• Recommended Season: July to September

One of the most renowned trails in the Dolomites, Alta Via 1, offers trekkers an epic journey through alpine meadows, dense forests, and serene mountain lakes. The trail, showcasing nature’s grandeur at every turn, provides refuge huts for overnight stays, making it a favorite among multi-day trekkers.

4. Sentiero Azzurro 

  • Location: Cinque Terre 
  • Distance: 12 km 
  • Difficulty Level: Moderate 
  • Recommended Season: March to October

Though better known for its picturesque coastal views, the Blue Trail in Cinque Terre traverses terraced vineyards and olive groves set on steep mountain slopes. The trail links five iconic villages, each a colorful marvel, making it a perfect blend of mountain and coastal hiking tours.

5. Monte Marsicano Loop 

  • Location: Abruzzo, Lazio and Molise National Park 
  • Distance: 20 km 
  • Difficulty Level: Moderate to Challenging 
  • Recommended Season: May to September

Situated in Italy’s oldest national park, the Monte Marsicano loop promises an intimate experience of the Apennines’ wilderness. The trail, often less frequented, offers tranquility, panoramic mountain views, and the chance to spot the elusive Marsican brown bear.

6. The Matterhorn Tour 

  • Location: Breuil-Cervinia 
  • Distance: Varies 
  • Difficulty Level: Challenging 
  • Recommended Season: July to September

The Matterhorn, with its pyramid-like shape, stands as one of the Alps’ iconic peaks. The surrounding trails offer hikers awe-inspiring views of this majestic mountain, glacial landscapes, and picturesque alpine meadows.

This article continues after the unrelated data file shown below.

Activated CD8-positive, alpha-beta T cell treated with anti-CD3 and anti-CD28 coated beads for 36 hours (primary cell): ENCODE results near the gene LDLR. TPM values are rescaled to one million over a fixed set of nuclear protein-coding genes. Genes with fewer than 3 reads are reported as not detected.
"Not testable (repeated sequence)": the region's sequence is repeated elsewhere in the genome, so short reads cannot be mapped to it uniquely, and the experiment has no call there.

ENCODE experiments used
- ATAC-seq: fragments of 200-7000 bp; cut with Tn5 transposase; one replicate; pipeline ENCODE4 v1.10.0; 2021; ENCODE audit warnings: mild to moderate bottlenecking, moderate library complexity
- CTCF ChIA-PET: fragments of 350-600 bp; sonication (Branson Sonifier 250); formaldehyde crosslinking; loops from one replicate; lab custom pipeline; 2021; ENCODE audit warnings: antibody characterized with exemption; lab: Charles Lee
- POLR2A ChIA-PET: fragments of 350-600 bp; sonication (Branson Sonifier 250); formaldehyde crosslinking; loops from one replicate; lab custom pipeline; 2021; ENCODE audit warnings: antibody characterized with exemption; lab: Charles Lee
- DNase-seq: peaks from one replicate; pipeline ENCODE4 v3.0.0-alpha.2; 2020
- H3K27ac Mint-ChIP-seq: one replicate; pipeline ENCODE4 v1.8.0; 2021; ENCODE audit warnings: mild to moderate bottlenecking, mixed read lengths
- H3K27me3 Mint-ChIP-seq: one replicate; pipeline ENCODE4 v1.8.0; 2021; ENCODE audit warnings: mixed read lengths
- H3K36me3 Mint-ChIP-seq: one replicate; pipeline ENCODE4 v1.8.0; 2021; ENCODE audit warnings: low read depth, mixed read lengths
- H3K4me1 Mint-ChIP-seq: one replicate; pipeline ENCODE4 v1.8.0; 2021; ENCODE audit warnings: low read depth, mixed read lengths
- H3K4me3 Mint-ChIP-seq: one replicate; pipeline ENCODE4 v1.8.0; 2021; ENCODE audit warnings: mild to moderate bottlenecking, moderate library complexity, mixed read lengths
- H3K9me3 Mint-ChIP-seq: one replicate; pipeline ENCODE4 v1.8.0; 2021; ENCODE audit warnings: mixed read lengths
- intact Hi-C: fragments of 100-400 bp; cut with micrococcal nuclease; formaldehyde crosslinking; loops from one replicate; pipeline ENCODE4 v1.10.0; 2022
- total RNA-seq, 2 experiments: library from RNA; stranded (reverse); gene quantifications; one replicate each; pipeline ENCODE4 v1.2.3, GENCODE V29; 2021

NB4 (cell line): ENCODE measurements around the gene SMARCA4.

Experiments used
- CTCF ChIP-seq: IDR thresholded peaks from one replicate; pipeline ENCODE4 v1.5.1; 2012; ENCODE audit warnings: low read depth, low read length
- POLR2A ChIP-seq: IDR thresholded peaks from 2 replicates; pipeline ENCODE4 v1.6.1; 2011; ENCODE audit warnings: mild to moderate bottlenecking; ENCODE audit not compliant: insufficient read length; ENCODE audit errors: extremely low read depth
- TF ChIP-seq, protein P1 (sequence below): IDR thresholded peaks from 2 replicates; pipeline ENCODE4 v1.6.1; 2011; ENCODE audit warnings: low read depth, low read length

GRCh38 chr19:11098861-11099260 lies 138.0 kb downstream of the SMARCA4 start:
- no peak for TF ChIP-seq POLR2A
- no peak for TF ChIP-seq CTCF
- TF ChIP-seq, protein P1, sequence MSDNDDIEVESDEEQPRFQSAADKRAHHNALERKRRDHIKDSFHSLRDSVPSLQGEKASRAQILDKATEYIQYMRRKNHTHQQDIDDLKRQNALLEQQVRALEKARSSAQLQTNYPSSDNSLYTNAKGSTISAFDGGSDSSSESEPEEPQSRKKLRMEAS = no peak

7. Monte Rosa Tour 

  • Location: Aosta Valley 
  • Distance: 100 km 
  • Difficulty Level: Challenging 
  • Recommended Season: June to September

The Monte Rosa massif, second only to Mont Blanc in the Alps, provides trails with varied terrains, challenging passes, and stunning glacial scenery. The tour, looping around this impressive massif, offers hikers an immersive alpine experience.


Italy’s mountain trails promise more than just physical exertion; they are journeys through time, showcasing the country’s rich natural beauty and centuries-old relationship with the alpine world. 

From challenging treks across towering peaks to leisurely strolls through historic mountain hamlets, Italy’s mountain hikes cater to souls seeking both adventure and serenity. So the next time you’re planning an Italian escapade, remember to pack your hiking boots and let Italy’s mountains mesmerize you with their timeless beauty. Touring as a group, what better way to explore the paths than on one of our Italy Hiking Tours.